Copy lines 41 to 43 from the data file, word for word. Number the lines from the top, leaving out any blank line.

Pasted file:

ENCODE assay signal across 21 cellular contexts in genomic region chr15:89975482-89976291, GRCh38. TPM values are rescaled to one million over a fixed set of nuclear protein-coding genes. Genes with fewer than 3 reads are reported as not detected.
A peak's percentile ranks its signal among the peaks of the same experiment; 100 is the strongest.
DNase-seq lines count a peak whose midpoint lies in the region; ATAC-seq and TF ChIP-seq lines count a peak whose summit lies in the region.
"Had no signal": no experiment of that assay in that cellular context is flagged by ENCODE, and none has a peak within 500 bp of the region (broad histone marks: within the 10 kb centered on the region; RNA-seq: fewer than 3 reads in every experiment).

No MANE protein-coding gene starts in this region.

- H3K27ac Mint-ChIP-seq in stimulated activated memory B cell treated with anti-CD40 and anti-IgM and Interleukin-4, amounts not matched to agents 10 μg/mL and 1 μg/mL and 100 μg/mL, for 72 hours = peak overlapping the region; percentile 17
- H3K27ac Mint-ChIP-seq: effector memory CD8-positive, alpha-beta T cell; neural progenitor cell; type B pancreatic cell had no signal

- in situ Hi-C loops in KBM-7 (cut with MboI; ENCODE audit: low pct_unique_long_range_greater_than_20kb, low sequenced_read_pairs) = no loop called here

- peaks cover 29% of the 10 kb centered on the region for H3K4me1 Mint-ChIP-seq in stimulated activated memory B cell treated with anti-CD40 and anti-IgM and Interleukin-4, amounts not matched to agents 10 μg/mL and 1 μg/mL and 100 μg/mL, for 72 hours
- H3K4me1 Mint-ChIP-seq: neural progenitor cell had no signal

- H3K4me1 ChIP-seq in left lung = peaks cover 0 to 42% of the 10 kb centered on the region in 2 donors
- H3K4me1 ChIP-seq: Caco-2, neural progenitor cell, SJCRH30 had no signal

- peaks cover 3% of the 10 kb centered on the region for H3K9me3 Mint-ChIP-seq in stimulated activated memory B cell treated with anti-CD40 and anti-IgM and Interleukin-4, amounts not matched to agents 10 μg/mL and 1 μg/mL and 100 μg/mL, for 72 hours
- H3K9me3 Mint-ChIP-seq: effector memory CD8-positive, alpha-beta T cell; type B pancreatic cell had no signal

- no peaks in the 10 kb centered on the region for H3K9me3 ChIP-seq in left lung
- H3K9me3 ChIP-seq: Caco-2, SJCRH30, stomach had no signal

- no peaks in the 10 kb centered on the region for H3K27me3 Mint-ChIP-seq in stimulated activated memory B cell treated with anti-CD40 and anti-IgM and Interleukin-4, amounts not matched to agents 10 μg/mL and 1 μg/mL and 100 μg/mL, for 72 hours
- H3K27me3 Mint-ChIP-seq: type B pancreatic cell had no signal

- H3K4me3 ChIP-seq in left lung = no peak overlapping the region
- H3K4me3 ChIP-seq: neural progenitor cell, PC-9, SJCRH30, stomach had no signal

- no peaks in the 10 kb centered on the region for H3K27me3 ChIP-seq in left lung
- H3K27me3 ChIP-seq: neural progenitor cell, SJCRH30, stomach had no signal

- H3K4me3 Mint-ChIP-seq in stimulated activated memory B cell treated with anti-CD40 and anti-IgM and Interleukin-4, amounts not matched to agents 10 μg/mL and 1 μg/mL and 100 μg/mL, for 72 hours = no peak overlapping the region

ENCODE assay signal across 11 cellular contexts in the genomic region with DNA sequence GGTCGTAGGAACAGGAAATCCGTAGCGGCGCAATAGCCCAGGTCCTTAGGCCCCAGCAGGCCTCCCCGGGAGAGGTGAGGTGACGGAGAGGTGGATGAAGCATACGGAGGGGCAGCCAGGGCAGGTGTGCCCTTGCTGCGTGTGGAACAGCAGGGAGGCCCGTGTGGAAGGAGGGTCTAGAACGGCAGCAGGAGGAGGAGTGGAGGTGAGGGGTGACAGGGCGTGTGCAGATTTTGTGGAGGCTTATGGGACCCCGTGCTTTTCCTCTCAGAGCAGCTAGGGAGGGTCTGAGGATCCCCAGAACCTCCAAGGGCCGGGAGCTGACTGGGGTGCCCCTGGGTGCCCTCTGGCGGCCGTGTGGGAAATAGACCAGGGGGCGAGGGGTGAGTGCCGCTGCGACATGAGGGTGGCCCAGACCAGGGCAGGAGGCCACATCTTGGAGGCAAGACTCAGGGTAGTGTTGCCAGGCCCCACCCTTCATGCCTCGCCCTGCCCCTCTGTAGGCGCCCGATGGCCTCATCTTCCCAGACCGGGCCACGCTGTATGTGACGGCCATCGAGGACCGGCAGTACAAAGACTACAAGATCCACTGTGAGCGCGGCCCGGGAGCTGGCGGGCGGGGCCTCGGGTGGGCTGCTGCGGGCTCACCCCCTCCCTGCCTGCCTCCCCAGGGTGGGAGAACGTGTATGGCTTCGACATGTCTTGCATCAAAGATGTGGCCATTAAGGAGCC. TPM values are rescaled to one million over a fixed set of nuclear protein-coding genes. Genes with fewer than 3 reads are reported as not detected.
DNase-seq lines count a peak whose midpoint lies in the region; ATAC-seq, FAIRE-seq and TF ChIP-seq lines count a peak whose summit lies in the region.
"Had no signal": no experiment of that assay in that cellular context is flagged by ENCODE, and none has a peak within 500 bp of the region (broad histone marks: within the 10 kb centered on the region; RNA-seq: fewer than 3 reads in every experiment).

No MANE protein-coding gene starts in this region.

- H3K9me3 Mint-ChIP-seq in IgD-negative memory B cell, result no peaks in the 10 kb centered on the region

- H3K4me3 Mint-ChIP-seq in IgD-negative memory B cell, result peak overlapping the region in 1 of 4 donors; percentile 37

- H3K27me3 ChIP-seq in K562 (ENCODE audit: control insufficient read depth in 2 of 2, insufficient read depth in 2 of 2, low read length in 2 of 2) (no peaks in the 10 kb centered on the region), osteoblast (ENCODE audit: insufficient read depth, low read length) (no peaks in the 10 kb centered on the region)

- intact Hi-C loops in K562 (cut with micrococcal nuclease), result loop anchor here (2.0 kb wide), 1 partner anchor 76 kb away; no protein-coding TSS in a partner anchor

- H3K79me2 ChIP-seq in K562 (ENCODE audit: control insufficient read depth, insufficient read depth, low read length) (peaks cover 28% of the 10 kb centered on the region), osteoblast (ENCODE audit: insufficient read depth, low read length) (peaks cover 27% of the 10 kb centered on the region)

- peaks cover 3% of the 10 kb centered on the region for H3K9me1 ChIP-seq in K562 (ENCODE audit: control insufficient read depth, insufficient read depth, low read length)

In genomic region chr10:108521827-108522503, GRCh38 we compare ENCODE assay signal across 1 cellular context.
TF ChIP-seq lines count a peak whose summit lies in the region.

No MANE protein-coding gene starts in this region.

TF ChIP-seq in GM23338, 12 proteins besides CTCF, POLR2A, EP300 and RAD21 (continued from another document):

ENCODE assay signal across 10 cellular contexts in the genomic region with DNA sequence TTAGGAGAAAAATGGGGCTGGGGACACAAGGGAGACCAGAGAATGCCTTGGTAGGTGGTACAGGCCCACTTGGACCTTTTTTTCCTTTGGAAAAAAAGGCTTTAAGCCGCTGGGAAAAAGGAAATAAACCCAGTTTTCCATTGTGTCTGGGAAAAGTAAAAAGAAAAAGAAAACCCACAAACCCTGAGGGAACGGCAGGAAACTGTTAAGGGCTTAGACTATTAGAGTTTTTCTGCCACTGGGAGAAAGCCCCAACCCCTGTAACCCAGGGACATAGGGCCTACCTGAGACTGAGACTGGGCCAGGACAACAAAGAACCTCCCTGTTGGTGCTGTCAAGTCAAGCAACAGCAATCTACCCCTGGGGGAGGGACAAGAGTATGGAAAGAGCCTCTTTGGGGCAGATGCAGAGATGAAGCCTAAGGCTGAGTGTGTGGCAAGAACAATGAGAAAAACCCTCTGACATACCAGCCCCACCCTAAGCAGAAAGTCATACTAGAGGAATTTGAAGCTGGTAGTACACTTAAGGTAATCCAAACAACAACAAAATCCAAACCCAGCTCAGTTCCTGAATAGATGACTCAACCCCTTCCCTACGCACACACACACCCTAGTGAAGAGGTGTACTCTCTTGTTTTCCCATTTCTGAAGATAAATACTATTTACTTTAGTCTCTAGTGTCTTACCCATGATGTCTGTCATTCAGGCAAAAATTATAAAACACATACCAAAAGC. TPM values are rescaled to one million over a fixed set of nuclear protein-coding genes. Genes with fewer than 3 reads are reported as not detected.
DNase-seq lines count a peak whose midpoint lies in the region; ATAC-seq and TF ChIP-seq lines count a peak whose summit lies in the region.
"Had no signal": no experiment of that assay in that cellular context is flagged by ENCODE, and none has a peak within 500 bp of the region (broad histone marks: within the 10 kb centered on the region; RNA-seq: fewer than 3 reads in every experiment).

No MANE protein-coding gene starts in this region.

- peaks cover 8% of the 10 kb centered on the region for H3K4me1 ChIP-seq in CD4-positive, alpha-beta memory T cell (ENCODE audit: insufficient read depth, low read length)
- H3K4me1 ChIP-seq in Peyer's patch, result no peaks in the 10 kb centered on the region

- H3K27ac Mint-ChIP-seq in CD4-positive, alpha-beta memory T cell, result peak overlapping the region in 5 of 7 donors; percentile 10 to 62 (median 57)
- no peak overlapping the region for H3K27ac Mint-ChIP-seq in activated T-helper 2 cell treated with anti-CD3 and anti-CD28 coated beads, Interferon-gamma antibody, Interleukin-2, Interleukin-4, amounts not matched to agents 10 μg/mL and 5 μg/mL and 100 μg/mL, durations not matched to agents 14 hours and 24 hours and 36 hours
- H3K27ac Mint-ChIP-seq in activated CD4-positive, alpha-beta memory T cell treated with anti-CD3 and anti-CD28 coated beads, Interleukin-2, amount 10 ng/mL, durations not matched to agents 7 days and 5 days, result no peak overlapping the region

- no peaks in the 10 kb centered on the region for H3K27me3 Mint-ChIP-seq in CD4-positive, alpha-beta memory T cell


No MANE protein-coding gene starts in this region.

- peaks cover 8% of the 10 kb centered on the region for H3K4me1 ChIP-seq in CD4-positive, alpha-beta memory T cell (ENCODE audit: insufficient read depth, low read length)
- H3K4me1 ChIP-seq in Peyer's patch, result no peaks in the 10 kb centered on the region